Response of cotton root growth and rhizosphere soil bacterial communities to the application of acid compost tea in calcareous soil
Applied Soil Ecology
Have you ever wondered about how your underwear affect the global ecosystem? Who hasn't??? Well thankfully there are scientists out there that care about these kinds of things. Specifically, the scientists in this study out of Shihezi University in Xinjiang China are looking at cotton and how its growth is affected by compost tea. Nearly 80% of China's cotton is grown in Xinjang, and in 2021 China grew more cotton than any other country, some 6.4 million tons. Talk about a great place to implement sustainable farming practices.
The research in this study was done on "calcareous" soils, simply put, soils high in calcium, which are typically also high in pH. The researchers wanted to know if an acidic compost tea would have a beneficial affect on plant growth by freeing up nutrition and modifying the soil microorganisms.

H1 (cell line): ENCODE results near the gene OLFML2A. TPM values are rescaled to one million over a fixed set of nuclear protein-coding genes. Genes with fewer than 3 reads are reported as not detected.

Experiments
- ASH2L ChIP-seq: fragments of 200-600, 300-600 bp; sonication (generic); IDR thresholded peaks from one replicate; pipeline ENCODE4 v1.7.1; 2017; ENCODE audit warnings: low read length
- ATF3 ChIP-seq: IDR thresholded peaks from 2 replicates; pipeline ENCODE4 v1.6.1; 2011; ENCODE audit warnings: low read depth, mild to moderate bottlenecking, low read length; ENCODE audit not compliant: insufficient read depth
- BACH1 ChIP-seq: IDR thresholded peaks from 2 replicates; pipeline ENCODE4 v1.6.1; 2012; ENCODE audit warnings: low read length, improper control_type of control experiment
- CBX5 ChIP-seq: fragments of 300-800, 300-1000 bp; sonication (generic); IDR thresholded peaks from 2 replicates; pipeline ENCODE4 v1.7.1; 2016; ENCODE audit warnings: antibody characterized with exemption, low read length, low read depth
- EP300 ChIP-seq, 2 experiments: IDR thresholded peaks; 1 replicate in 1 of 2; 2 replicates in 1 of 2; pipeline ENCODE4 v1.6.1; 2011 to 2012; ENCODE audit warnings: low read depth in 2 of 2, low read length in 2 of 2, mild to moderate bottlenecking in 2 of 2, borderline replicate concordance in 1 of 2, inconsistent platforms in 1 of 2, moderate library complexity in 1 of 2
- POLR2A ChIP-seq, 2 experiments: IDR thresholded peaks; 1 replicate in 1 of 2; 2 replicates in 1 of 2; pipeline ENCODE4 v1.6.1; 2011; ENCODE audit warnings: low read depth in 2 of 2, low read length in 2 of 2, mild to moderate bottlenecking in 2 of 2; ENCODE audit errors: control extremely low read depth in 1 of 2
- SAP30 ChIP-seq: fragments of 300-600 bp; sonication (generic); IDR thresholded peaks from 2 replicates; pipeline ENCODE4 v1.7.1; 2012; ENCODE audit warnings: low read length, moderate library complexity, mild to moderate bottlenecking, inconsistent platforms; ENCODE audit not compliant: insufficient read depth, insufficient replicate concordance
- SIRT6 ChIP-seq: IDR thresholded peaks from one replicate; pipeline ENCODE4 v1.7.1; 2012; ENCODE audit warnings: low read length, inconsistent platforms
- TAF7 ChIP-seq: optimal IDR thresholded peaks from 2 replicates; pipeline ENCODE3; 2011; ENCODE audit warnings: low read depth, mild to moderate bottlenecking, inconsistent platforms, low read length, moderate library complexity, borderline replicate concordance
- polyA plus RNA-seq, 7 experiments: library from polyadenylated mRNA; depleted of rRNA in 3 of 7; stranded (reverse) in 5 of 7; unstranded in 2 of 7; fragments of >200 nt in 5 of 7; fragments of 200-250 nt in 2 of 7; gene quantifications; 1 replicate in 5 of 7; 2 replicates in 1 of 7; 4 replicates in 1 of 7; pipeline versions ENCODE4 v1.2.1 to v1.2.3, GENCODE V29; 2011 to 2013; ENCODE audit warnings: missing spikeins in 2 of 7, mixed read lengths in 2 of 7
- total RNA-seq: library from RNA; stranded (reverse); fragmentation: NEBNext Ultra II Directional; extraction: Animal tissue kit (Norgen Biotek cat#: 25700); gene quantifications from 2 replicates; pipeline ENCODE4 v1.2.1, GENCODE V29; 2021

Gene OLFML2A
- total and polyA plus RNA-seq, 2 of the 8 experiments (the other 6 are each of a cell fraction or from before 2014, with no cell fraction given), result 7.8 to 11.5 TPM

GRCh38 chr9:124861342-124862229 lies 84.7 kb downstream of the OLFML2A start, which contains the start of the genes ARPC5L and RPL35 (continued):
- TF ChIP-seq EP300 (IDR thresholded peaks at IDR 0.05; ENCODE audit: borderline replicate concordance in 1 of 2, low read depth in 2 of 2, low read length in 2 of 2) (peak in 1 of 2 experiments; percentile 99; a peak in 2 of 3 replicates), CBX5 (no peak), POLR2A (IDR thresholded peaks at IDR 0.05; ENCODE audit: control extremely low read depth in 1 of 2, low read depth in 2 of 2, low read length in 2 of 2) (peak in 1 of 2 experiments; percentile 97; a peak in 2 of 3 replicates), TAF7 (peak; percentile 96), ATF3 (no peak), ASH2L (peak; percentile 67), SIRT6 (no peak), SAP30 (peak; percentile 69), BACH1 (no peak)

To make an acidic compost tea, organic chicken manure was mixed with a low pH solution of phosphoric acid. The compost tea ended up with a very low pH of 2.7. The cotton-science researchers applied this tea to cotton plants, comparing it to applications of a liquid organic fertilizer made from chicken manure, and to an unfertilized group of plants as well.
What did they find? Compost tea significantly promoted the growth and development of cotton roots, as well as led to a higher amount of beneficial bacteria present in the soil. The beneficial microbes in the tea were also correlated with higher amounts of available nutrients. If we sew it all together, we see that the low pH tea improved root growth while also improving the soil microbiota.
While this study did not go as far as to look at the yield of the cotton plants, it can be suggested that the bigger roots mean bigger fruits(-of-loom). Thanks to the intrepid scientists across the globe who are helping the world be more sustainable in our attire. Hats off to all of us.